Why Kevin Durant’s Decision Was a No-Brainer

Photo: Sporting News

Photo: Sporting News

Imagine if you received national condemnation for leaving the company you were with since college because you found a better opportunity for personal and career growth. You put your heart and soul into your first job, strived to do as much for the company as you could, and almost reached the pinnacle of your profession at that company.

But then, an opportunity arose at another company; one which may have even been a competitor. They offered you a chance to grow in your profession and perhaps a greater chance of reaching that career milestone that seemingly all great professionals in your industry are measured against. Why wouldn’t you take it?

That’s what NBA superstar Kevin Durant did. On Monday, July 4, he decided to leave the Oklahoma City Thunder (previously Seattle Supersonics); a team without a title in 37 years and just one conference championship since, in 2012. He opted to join the Golden State Warriors; a team that is a year removed from an NBA title and just a month removed from achieving the most wins in NBA regular season history. But people are upset.

People like ESPN sports personality Stephen A. Smith, who is paid to flamboyantly criticize others. Grown men in Oklahoma City are taking to burning their Kevin Durant basketball jerseys (sounds like bigger issues may be at play there). Other teams and fans are complaining that the “rich are getting richer.”

But how can you blame Kevin Durant?

Inevitably, all arguments about sports’ greatest players come down to “How many rings (aka championships) do they have?” It’s never, “Well they are the greatest because they never left their first team and they almost won it all one year.” Sometimes you give it all you got and it’s not enough in some situations. Just ask the Buffalo Bills teams from the early 1990s.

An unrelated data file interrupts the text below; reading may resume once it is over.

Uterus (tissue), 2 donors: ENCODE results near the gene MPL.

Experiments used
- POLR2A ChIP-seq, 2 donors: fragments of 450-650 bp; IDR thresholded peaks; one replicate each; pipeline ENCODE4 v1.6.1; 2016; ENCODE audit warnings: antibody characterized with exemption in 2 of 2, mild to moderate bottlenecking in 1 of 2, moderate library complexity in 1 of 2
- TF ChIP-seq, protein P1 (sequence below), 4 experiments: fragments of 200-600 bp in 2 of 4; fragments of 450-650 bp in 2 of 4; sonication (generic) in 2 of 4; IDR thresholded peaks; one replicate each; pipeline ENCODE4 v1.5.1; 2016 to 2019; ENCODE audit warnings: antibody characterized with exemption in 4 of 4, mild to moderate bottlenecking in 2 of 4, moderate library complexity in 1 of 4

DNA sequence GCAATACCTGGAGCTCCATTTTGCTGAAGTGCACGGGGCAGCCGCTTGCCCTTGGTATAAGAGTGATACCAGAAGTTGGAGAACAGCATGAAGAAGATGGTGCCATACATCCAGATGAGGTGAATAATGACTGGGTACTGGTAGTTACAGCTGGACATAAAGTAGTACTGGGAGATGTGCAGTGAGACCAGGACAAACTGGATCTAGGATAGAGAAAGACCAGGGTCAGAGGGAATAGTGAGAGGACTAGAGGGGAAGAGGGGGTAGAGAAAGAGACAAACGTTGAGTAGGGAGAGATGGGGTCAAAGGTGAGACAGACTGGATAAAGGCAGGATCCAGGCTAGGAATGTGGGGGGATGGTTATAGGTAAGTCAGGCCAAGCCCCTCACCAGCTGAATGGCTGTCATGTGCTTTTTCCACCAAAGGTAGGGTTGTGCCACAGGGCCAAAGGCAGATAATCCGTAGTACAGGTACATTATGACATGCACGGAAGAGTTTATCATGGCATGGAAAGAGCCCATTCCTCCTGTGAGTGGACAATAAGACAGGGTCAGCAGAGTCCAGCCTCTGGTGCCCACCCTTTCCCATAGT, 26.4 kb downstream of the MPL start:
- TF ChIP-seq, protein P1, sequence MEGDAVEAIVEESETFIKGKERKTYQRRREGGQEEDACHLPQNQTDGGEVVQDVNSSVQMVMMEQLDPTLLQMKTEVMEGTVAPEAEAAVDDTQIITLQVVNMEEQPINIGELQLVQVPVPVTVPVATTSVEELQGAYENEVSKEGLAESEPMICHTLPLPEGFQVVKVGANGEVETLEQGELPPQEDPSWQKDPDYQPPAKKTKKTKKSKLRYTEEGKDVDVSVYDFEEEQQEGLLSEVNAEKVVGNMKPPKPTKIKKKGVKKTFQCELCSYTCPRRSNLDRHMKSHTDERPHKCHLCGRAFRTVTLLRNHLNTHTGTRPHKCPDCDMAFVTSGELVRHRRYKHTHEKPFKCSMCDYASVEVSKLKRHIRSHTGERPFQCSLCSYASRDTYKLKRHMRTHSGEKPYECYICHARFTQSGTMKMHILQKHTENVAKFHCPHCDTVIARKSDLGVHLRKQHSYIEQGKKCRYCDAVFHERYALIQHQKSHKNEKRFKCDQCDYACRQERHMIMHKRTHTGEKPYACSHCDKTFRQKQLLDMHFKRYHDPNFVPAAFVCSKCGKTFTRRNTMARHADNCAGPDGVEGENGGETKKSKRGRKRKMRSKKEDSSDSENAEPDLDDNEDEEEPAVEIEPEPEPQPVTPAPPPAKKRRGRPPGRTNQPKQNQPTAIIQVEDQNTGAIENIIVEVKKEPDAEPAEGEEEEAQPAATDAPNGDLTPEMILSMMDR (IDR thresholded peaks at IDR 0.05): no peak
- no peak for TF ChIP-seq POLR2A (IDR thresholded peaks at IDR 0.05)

An athlete’s career is much shorter than us office warriors; their time to reach this type of opportunity far more limited. In any work environment, one should do the best they can and do all they can, not just from a personal development standpoint, but for the benefit of the organization. Sometimes there’s only so much an individual can do in that position as well. When you’ve maxed out the opportunity, it may benefit both employee and employer to look for a new fit.

So what communications lesson can be learned from this announcement? Maybe just one: It’s a shame on a day when the country is celebrating its independence – noted by leaving its original situation and moving to a newer and better opportunity – that many also took the chance to denounce someone for doing just that.

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